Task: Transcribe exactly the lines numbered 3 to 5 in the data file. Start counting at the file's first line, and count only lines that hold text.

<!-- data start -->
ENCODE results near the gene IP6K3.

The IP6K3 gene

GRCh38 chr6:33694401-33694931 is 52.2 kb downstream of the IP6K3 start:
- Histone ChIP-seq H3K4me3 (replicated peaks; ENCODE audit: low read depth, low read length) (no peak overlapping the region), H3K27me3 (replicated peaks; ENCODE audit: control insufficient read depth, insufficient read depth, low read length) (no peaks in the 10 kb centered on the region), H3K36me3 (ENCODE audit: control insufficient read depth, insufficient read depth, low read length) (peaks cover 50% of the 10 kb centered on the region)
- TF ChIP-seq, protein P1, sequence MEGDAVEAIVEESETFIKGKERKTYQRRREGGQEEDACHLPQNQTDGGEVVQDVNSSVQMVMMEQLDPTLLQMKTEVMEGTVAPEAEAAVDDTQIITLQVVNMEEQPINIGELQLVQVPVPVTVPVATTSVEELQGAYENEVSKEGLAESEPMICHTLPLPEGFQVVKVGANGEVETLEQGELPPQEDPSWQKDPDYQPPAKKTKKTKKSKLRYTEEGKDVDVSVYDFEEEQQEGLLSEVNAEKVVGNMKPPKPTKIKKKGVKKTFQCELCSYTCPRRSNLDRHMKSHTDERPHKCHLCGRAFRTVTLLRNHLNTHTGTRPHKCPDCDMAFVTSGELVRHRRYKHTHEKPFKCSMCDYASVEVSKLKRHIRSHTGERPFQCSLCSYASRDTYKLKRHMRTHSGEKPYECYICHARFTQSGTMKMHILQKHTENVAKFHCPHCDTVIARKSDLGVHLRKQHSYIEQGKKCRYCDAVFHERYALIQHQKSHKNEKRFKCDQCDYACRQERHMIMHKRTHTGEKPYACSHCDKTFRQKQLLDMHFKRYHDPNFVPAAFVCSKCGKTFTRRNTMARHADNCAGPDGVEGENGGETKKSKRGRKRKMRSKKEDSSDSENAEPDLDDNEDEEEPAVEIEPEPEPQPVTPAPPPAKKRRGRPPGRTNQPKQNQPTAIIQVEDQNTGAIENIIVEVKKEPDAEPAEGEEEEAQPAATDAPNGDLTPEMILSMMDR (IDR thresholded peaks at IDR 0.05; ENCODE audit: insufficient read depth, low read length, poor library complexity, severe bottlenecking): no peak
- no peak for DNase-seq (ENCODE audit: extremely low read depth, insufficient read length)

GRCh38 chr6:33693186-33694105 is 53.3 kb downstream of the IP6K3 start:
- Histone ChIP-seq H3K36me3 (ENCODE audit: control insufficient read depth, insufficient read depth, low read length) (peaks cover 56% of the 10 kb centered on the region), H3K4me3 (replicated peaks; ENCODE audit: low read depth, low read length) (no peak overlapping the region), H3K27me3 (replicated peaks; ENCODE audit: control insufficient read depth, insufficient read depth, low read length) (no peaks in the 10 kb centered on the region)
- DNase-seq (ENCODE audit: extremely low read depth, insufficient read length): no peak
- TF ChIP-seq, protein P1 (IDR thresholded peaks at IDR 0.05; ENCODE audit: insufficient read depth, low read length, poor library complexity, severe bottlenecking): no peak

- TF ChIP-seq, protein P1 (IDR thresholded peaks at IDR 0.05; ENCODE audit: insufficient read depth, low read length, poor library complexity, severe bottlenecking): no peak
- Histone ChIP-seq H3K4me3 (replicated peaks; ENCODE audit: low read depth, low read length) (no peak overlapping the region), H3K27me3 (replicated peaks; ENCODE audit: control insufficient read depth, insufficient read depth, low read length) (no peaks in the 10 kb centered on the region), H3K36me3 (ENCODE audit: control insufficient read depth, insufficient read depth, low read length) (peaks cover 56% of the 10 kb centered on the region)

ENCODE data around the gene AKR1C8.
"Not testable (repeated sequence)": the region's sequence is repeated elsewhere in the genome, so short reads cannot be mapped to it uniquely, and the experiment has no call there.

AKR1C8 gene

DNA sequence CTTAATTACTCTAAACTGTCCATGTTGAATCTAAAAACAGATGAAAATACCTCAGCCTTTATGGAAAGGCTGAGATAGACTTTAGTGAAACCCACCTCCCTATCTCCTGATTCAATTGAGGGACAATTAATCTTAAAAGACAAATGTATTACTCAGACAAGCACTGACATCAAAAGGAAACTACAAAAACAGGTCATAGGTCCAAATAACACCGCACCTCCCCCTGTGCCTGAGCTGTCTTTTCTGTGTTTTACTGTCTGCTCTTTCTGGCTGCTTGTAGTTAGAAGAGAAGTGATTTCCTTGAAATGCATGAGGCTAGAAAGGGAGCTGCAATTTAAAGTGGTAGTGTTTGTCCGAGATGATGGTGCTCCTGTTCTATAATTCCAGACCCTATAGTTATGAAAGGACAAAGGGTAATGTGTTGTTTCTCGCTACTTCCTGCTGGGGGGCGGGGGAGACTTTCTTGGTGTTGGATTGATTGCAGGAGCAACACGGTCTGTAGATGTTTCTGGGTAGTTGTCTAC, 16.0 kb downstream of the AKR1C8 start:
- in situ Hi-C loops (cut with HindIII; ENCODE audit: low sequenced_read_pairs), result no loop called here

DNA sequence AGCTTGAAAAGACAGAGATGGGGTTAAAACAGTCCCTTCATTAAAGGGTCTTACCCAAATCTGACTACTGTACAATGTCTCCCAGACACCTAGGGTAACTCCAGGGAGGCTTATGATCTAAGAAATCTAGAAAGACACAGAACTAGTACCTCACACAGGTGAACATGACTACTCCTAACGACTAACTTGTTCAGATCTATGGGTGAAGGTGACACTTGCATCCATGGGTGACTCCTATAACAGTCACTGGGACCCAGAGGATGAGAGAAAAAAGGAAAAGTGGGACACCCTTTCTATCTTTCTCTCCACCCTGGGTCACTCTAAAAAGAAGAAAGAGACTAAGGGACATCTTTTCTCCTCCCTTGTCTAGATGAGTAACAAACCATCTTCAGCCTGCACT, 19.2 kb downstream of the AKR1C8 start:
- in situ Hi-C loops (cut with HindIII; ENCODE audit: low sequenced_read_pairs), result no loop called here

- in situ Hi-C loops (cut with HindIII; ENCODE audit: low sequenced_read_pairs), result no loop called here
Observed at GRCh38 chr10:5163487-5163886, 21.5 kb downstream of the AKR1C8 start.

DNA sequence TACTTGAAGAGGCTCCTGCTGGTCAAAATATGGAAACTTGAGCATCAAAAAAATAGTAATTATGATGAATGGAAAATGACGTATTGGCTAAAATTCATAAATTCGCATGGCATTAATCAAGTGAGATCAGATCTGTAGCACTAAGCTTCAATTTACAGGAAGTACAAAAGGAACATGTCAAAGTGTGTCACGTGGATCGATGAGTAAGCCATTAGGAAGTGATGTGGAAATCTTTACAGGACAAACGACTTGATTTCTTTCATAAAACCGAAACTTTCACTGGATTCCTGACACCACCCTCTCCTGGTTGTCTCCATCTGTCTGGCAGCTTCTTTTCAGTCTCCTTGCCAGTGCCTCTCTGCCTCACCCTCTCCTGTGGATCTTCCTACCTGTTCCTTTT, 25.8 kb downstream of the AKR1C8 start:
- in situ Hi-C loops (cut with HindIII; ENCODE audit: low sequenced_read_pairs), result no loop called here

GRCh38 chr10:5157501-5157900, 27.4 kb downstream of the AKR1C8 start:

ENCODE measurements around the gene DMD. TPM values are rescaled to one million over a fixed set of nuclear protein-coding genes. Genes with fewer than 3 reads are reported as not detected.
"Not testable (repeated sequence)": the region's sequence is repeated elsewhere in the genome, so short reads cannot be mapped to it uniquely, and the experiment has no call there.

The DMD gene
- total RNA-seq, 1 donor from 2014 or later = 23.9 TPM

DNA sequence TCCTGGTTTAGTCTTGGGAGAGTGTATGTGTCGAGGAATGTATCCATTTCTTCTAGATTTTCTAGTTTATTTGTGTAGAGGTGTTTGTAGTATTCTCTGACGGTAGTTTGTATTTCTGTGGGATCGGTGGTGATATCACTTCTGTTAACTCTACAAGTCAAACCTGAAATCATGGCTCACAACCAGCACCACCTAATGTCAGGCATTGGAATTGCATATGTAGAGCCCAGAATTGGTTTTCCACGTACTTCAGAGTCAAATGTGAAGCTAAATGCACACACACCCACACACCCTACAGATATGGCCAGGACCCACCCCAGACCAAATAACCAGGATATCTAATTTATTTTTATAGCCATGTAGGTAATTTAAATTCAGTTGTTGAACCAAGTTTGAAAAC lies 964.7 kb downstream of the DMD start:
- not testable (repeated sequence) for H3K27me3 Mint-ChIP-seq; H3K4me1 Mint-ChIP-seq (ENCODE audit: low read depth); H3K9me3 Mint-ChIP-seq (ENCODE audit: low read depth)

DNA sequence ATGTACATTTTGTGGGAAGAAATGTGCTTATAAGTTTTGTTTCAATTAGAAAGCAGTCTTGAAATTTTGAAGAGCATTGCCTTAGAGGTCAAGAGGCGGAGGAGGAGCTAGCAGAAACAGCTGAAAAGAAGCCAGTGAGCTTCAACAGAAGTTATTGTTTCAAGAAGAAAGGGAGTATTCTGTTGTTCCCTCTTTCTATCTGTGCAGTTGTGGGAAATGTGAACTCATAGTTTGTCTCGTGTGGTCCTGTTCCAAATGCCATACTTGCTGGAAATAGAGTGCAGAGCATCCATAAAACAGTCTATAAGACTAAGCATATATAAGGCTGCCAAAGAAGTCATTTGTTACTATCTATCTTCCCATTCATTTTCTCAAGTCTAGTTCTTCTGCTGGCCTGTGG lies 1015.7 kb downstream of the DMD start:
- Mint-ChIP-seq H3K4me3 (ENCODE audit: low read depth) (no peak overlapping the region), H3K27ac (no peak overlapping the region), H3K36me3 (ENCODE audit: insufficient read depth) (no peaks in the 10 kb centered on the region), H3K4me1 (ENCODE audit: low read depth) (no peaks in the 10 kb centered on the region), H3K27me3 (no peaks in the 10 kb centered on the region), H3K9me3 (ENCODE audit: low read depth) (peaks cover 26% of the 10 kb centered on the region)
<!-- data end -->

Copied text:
GRCh38 chr6:33694401-33694931 is 52.2 kb downstream of the IP6K3 start:
- Histone ChIP-seq H3K4me3 (replicated peaks; ENCODE audit: low read depth, low read length) (no peak overlapping the region), H3K27me3 (replicated peaks; ENCODE audit: control insufficient read depth, insufficient read depth, low read length) (no peaks in the 10 kb centered on the region), H3K36me3 (ENCODE audit: control insufficient read depth, insufficient read depth, low read length) (peaks cover 50% of the 10 kb centered on the region)
- TF ChIP-seq, protein P1, sequence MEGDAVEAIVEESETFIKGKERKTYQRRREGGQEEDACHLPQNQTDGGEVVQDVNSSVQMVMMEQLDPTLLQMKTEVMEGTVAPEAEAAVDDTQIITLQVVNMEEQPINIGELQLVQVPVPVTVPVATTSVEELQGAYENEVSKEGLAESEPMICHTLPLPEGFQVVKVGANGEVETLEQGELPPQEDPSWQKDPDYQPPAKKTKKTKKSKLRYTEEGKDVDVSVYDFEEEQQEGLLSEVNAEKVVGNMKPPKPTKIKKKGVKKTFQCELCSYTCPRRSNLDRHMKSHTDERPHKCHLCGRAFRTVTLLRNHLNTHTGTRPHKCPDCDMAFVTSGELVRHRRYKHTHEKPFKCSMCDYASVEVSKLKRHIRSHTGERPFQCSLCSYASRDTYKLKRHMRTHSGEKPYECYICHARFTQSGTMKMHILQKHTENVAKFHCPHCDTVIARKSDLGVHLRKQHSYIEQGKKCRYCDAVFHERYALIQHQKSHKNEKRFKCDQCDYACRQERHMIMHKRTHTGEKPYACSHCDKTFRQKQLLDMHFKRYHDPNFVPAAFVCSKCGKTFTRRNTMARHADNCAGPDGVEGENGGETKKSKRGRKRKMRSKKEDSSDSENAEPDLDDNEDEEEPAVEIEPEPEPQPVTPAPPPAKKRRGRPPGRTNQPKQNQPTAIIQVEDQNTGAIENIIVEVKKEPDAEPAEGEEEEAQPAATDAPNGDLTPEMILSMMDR (IDR thresholded peaks at IDR 0.05; ENCODE audit: insufficient read depth, low read length, poor library complexity, severe bottlenecking): no peak